Come to the waters
“Come, everyone who thirsts,
come to the waters;
and he who has no money,
come, buy and eat!
Come, buy wine and milk
without money and without price.” (Isa 55:1)
Used in several ways, water is significant in Scripture and provides a grand theme. God brought the dry land through the water in creation. He brought Noah and his family through the water back to dry ground in the de-creation and recreation event. God brought Israel through the water on dry land in another new creation, the making of a new people. He brought them through water again to enter the Promised Land. Passing through water on dry ground ushered in the passing of the mantle from Elijah to Elisha (twice). Elisha told Naaman to dip in water to be healed. Fast forward to Jesus where he was baptized by John to usher in His ministry. Baptism is part of the gospel message tied to remission of sins and sharing in Jesus’ death and resurrection (Acts 2:38; Rom 6:1-5). Passing through water signals a new creation where hearts and consciences are cleansed (cf. 1 Pet 3:20-21).
Again in Isaiah:
“I will pour water on the thirsty land,
and streams on the dry ground;
I will pour my Spirit upon your offspring,
and my blessing on your descendants.” (Isa 44:3)
God also tied together water and the Spirit in Ezekiel 36:24-28, where water is for cleansing and a new heart is given as God says, “I will put my Spirit within you…” Passages like these lie in the background of Jesus’ conversation with Nicodemus, where Jesus told him, “Truly, truly, I say to you, unless one is born of water and the Spirit, he cannot enter the kingdom of God” (John 3:5). This is more than baptism per se (though it is involved). This is the Lord’s way of saying that He is the One who cleanses. He is the One who makes one clean and gives the Spirit. Baptism is a submissive act of faith on our part, but it is “the powerful working of God” providing forgiveness, redemption, and a new life (Col 2:11-12)—the “washing of regeneration and renewal of the Holy Spirit” whom He pours out (Titus 3:5-6).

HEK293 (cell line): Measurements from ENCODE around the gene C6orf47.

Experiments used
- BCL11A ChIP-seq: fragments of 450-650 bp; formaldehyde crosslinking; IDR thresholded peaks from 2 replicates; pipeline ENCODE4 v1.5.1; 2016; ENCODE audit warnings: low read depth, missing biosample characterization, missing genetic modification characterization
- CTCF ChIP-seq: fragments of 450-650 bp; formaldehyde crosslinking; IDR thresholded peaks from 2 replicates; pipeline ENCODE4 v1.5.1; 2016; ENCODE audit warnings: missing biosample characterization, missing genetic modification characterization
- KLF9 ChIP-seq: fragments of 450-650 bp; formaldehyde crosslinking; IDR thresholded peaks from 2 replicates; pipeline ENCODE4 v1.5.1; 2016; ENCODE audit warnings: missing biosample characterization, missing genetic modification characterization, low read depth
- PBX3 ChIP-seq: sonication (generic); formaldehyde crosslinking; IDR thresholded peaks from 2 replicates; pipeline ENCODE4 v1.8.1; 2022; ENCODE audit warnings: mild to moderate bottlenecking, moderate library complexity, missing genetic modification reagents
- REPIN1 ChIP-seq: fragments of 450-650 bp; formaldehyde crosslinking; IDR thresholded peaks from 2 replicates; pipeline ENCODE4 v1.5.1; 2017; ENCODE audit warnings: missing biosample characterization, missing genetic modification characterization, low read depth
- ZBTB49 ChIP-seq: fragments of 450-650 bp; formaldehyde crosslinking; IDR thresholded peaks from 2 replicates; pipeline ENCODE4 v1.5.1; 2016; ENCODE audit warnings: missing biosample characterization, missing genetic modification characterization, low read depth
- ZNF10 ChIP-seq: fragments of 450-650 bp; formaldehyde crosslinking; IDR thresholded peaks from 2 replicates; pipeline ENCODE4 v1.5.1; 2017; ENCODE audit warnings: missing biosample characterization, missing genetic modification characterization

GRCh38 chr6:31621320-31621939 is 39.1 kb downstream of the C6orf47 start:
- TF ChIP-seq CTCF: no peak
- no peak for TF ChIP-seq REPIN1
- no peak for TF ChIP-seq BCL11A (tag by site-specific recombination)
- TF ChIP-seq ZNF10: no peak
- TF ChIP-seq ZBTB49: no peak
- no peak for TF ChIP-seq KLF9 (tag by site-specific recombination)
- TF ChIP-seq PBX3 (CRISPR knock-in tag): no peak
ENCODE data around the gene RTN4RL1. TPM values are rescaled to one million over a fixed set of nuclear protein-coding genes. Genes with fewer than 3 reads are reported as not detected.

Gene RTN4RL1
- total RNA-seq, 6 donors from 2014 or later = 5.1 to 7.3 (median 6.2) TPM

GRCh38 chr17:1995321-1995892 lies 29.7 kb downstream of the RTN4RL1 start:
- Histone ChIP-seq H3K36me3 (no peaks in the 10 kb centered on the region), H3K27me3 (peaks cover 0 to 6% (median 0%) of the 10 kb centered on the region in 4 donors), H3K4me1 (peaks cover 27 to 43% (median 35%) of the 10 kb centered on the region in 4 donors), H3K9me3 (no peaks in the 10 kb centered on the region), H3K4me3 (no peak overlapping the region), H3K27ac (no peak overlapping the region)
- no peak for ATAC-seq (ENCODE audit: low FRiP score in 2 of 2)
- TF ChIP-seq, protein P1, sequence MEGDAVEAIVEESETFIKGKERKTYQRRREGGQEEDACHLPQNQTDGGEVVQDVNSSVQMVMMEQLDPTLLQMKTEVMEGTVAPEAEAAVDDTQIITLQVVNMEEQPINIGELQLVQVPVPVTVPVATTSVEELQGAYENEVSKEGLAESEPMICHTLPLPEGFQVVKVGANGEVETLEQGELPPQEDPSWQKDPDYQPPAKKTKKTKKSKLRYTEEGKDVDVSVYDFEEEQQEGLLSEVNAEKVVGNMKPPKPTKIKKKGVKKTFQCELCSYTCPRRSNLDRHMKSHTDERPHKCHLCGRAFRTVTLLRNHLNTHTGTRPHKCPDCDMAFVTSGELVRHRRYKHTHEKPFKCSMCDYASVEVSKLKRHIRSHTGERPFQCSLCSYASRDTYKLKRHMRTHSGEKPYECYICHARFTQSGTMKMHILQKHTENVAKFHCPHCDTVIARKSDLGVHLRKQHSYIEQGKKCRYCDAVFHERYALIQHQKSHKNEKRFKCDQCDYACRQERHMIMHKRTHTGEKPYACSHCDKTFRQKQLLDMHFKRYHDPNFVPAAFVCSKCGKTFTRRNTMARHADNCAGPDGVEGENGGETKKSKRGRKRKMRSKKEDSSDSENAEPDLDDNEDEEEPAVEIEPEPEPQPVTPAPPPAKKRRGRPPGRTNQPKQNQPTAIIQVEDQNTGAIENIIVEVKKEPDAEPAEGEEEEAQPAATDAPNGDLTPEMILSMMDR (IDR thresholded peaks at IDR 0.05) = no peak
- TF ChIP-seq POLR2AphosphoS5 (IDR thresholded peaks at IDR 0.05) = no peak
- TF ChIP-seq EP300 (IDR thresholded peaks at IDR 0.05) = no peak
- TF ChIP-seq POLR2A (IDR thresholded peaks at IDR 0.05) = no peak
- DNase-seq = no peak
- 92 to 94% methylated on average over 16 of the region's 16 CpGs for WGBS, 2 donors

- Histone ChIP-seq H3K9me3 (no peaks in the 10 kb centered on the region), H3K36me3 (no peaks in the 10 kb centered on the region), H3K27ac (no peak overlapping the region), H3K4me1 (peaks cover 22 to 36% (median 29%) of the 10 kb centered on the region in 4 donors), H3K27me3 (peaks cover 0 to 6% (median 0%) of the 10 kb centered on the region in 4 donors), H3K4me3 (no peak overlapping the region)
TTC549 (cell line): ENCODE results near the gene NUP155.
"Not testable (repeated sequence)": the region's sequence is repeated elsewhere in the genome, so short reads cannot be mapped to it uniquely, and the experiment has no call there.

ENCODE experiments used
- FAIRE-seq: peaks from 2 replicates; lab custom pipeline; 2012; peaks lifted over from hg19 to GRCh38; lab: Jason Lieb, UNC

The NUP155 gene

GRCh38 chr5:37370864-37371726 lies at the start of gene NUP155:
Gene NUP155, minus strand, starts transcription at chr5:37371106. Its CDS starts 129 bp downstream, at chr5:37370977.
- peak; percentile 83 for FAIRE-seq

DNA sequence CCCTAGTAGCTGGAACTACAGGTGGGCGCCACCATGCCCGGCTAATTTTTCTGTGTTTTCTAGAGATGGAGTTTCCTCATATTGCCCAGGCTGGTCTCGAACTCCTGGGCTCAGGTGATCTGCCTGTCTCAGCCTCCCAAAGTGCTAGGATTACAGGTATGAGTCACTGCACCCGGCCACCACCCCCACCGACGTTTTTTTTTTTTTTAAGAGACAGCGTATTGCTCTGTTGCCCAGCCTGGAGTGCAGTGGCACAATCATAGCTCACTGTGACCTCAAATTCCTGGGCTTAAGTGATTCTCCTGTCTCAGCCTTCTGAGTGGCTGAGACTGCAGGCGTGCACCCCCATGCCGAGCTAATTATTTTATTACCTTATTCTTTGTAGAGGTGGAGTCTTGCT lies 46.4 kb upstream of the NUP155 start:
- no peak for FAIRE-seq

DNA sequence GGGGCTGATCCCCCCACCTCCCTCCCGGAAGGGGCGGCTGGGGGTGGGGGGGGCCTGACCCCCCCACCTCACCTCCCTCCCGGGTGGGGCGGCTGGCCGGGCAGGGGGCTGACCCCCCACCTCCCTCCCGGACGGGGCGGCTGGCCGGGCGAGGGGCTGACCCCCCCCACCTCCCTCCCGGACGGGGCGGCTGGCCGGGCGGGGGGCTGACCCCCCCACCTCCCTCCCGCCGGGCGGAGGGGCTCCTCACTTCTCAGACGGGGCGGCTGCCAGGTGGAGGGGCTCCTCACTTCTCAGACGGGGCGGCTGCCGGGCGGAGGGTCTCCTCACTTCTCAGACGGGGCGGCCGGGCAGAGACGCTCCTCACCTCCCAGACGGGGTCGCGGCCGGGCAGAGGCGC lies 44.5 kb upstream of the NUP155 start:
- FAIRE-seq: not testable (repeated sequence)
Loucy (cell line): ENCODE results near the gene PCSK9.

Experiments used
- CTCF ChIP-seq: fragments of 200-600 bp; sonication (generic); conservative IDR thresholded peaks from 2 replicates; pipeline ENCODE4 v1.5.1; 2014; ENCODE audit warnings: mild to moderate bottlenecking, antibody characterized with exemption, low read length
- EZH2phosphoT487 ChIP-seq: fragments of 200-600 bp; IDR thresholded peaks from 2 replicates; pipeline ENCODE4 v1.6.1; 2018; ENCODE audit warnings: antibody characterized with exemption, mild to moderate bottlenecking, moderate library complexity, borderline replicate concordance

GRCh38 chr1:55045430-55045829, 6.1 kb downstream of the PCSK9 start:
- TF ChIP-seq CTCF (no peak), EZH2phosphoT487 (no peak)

These Old Testament passages also undergird Jesus’ conversation with the woman at the well: “Everyone who drinks of this water will be thirsty again, but whoever drinks of the water that I will give him will never be thirsty again. The water that I will give him will become in him a spring of water welling up to eternal life” (John 4:13-14; cf. also v. 10; Isa 12:3; 49:10; Rev 7:16).
Also note John 7:37-39 where “Jesus stood up and cried out, ‘If anyone thirsts, let him come to me and drink. Whoever believes in me, as the Scripture has said, ‘Out of his heart will flow rivers of living water.’ Now this he said about the Spirit, whom those who believed in him were to receive, for as yet the Spirit had not been given, because Jesus was not yet glorified.”
Again there is connection between water and the Spirit. The living water flows from within one’s heart who has received the Holy Spirit. When Isaiah invites his hearers to “come to the waters,” he is inviting them to partake of a new life through the Spirit. Jesus provides this living water for our blessing: “Blessed are those who hunger and thirst for righteousness, for they shall be satisfied” (Matt 5:6).
By the end of Revelation, the connection is complete. In God’s presence, the river of the water of life flows. On either side of the river is the tree of life, bearing fruit. “The leaves of the tree were for the healing of the nations” (Rev 22:2). The invitation to come to the waters is issued again:
“The Spirit and the Bride say, “Come.” And let the one who hears say, ‘Come.’ And let the one who is thirsty come; let the one who desires take the water of life without price” (Rev 22:17).
This points back to Isaiah 55, where the offer to partake of the water is for those with “no money.” “Come, buy wine and milk without money and without price,” for the price is paid. This section of Isaiah tells us about the suffering Servant. Through Christ we are redeemed “not with perishable things such as silver or gold, but with the precious blood of Christ, like that of a lamb without blemish or spot” (1 Pet 1:18-19). Money won’t buy it, but it wasn’t cheap.
“Come to the waters” is the biblical invitation to partake of the salvation of the Lord. Therefore,
“Seek the Lord while he may be found;
call upon him while he is near;
let the wicked forsake his way,
and the unrighteous man his thoughts;
let him return to the Lord, that he may have compassion on him,
and to our God, for he will abundantly pardon.” (Isa 55:6-7)
Praise God, for “With joy you will draw water from the wells of salvation” (Isa 12:3).